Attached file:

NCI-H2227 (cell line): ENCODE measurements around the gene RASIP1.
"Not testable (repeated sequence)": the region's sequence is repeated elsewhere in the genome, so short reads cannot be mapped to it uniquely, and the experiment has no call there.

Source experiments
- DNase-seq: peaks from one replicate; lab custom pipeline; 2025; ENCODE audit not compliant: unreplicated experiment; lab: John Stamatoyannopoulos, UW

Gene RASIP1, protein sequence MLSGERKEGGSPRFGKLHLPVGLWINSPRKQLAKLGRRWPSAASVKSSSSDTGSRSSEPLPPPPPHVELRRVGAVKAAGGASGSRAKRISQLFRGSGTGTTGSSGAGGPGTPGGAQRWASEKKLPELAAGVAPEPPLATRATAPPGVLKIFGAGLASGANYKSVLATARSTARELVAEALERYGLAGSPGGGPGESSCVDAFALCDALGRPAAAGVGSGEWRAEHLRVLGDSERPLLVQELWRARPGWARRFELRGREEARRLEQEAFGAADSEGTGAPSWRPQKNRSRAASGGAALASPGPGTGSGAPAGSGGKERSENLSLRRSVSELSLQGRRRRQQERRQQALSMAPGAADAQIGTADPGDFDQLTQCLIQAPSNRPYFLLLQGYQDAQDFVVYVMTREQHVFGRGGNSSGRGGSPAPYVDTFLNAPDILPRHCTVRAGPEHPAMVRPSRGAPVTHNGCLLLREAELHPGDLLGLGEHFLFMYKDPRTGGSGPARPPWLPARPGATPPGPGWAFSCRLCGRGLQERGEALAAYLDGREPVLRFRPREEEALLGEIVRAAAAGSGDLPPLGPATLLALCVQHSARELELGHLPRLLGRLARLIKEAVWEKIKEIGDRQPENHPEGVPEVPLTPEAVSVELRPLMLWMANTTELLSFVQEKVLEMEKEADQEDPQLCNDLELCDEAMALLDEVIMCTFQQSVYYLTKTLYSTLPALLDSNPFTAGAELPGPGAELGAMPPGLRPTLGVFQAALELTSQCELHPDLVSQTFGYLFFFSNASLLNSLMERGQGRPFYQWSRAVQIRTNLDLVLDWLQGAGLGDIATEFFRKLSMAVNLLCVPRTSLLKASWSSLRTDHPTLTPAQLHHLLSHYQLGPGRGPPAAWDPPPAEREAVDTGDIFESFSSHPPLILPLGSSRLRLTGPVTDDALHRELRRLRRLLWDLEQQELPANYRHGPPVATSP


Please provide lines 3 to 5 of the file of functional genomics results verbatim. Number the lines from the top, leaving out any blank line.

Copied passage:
Source experiments
- DNase-seq: peaks from one replicate; lab custom pipeline; 2025; ENCODE audit not compliant: unreplicated experiment; lab: John Stamatoyannopoulos, UW

Gene RASIP1, protein sequence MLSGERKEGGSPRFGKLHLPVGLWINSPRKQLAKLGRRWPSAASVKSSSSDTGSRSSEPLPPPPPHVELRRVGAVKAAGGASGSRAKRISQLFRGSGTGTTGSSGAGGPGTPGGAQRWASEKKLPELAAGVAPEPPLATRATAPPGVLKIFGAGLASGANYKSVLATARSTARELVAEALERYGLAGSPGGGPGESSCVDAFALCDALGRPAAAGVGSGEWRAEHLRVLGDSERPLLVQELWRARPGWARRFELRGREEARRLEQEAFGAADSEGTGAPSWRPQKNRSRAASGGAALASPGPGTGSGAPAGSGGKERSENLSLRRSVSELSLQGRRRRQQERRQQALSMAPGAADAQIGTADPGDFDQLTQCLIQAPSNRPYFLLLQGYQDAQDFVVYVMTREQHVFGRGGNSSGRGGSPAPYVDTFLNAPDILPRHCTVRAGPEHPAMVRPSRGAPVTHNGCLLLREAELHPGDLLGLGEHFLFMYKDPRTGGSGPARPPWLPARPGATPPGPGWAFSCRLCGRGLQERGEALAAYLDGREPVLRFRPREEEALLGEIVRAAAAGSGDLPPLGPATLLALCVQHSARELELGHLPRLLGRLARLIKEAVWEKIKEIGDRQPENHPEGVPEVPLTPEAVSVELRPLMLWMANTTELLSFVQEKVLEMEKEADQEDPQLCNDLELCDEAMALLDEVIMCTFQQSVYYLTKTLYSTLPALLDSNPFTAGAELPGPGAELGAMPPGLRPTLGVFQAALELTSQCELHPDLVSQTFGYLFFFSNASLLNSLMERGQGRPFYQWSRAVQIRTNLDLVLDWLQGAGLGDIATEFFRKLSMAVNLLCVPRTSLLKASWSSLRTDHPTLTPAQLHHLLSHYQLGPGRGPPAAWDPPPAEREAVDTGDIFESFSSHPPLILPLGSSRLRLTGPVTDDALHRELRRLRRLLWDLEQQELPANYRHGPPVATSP